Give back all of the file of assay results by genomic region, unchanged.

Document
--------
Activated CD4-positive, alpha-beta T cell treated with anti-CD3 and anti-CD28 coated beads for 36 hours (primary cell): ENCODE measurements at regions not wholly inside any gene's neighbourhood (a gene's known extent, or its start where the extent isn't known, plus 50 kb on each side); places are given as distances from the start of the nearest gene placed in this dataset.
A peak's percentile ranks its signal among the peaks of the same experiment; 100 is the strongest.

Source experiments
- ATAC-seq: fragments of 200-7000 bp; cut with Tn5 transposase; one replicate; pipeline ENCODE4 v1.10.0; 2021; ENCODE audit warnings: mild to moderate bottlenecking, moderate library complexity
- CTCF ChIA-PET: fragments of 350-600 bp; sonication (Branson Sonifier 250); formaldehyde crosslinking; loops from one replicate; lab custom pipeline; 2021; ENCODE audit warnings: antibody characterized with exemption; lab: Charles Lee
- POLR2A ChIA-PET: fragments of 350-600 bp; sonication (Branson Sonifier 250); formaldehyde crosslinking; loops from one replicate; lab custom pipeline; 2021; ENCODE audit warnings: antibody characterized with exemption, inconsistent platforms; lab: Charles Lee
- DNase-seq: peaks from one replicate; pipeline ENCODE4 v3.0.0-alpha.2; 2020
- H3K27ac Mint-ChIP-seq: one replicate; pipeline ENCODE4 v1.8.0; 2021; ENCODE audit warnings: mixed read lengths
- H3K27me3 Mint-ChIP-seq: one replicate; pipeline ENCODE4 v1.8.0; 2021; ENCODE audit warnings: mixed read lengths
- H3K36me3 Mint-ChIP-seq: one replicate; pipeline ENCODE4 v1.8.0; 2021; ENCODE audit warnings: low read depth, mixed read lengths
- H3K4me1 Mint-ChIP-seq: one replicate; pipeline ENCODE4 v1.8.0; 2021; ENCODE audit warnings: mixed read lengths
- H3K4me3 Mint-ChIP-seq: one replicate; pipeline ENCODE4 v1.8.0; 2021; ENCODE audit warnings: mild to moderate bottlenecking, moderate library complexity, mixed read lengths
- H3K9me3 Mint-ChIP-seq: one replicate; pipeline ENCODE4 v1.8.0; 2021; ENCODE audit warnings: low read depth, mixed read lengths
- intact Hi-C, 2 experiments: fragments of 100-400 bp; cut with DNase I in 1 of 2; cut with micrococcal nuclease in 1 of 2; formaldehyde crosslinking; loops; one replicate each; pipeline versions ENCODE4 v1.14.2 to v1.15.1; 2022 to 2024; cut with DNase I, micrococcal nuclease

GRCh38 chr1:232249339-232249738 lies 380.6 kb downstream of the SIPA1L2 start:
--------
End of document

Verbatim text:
Activated CD4-positive, alpha-beta T cell treated with anti-CD3 and anti-CD28 coated beads for 36 hours (primary cell): ENCODE measurements at regions not wholly inside any gene's neighbourhood (a gene's known extent, or its start where the extent isn't known, plus 50 kb on each side); places are given as distances from the start of the nearest gene placed in this dataset.
A peak's percentile ranks its signal among the peaks of the same experiment; 100 is the strongest.

Source experiments
- ATAC-seq: fragments of 200-7000 bp; cut with Tn5 transposase; one replicate; pipeline ENCODE4 v1.10.0; 2021; ENCODE audit warnings: mild to moderate bottlenecking, moderate library complexity
- CTCF ChIA-PET: fragments of 350-600 bp; sonication (Branson Sonifier 250); formaldehyde crosslinking; loops from one replicate; lab custom pipeline; 2021; ENCODE audit warnings: antibody characterized with exemption; lab: Charles Lee
- POLR2A ChIA-PET: fragments of 350-600 bp; sonication (Branson Sonifier 250); formaldehyde crosslinking; loops from one replicate; lab custom pipeline; 2021; ENCODE audit warnings: antibody characterized with exemption, inconsistent platforms; lab: Charles Lee
- DNase-seq: peaks from one replicate; pipeline ENCODE4 v3.0.0-alpha.2; 2020
- H3K27ac Mint-ChIP-seq: one replicate; pipeline ENCODE4 v1.8.0; 2021; ENCODE audit warnings: mixed read lengths
- H3K27me3 Mint-ChIP-seq: one replicate; pipeline ENCODE4 v1.8.0; 2021; ENCODE audit warnings: mixed read lengths
- H3K36me3 Mint-ChIP-seq: one replicate; pipeline ENCODE4 v1.8.0; 2021; ENCODE audit warnings: low read depth, mixed read lengths
- H3K4me1 Mint-ChIP-seq: one replicate; pipeline ENCODE4 v1.8.0; 2021; ENCODE audit warnings: mixed read lengths
- H3K4me3 Mint-ChIP-seq: one replicate; pipeline ENCODE4 v1.8.0; 2021; ENCODE audit warnings: mild to moderate bottlenecking, moderate library complexity, mixed read lengths
- H3K9me3 Mint-ChIP-seq: one replicate; pipeline ENCODE4 v1.8.0; 2021; ENCODE audit warnings: low read depth, mixed read lengths
- intact Hi-C, 2 experiments: fragments of 100-400 bp; cut with DNase I in 1 of 2; cut with micrococcal nuclease in 1 of 2; formaldehyde crosslinking; loops; one replicate each; pipeline versions ENCODE4 v1.14.2 to v1.15.1; 2022 to 2024; cut with DNase I, micrococcal nuclease

GRCh38 chr1:232249339-232249738 lies 380.6 kb downstream of the SIPA1L2 start: